Far from being just a marketing buzzword, unified communications (UC) refers to the integration of devices, applications and communication methods to develop collaborative and productive methods of communication. This could include a combination of real-time communication services such as instant messaging, voice over IP (VOIP), video conferencing and interactive whiteboards or non-real-time methods such as email, text messages or voicemail.


Ultimately, unified communications brings together various communication methods to create consistency across devices and platforms in order to streamline business processes. 


If you’re looking to boost efficiency and productivity through unified communications, discover four top tips that can help you make the transition:


Is 'unified communications' right for your business?


Unified communications offer great benefits to businesses, such as cost reductions, enhanced business continuity and greater security. However, it could prove a costly and time consuming project if you’re not properly prepared for the transition. Inefficient adoption could increase potential security risks too. Start by developing a business case for unified communications and consider what benefits you could realistically reap.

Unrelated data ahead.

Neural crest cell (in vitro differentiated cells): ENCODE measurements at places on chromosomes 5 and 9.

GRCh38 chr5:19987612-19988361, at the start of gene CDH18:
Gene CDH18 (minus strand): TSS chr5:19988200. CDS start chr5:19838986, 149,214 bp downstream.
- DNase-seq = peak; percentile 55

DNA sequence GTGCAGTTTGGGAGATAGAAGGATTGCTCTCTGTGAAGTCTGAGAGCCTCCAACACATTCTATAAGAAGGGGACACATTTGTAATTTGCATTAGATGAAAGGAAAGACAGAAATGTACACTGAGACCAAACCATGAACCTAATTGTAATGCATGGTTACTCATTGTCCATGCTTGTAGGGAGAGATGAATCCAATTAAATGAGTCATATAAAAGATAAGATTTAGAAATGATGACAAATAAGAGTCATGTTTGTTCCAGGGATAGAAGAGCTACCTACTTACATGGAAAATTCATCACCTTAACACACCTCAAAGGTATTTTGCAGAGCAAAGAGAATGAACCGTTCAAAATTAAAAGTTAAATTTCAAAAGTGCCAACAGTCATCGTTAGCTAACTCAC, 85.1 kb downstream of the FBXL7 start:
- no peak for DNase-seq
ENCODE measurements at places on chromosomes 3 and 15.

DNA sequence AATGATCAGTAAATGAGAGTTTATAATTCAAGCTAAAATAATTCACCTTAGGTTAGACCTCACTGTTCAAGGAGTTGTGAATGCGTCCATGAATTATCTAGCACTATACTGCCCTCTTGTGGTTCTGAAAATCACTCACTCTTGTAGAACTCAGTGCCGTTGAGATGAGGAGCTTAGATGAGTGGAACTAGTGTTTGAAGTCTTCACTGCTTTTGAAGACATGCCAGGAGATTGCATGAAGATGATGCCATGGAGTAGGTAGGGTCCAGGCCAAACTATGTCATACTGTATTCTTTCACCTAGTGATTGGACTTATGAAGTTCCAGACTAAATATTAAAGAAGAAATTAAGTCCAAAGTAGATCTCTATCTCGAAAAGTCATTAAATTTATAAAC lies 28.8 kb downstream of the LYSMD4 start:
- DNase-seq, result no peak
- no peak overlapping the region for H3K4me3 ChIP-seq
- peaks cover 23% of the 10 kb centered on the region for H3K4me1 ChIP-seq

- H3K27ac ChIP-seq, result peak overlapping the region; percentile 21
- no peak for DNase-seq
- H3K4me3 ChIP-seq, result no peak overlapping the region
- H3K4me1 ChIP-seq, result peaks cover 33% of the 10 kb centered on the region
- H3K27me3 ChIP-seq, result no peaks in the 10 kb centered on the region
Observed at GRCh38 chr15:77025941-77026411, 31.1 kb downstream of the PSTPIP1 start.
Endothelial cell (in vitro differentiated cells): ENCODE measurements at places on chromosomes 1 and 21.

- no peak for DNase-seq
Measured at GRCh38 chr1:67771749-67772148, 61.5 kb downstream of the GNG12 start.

Review your existing processes and systems


Assess your existing infrastructure to highlight the current communications processes within your business. How these could be improved, what additional methods could aid the business and what do you hope to achieve with unified communications? By having a clear overview of your existing systems, you can identify barriers, determine your specific needs and tailor your approach.


Create a migration plan


Developing a structured plan for adoption will enable you to monitor and manage changes. Converging your communication technologies could become a tangled web if you fail to clarify what’s being integrated and any methods that are being introduced. A migration plan will then help you to develop a phased approach to unification before you get started.


Transform your network


The final step is to implement and rollout the activities that will transform your network and your business. As you manage change, it’s important to consider that you’re changing both business processes and technological processes. Phasing your rollout will help you to mitigate risk, error and substantial disruption. Avoid confusion by ensuring staff are aware of, and prepared for, the changes that will take place and the expected rollout time period.


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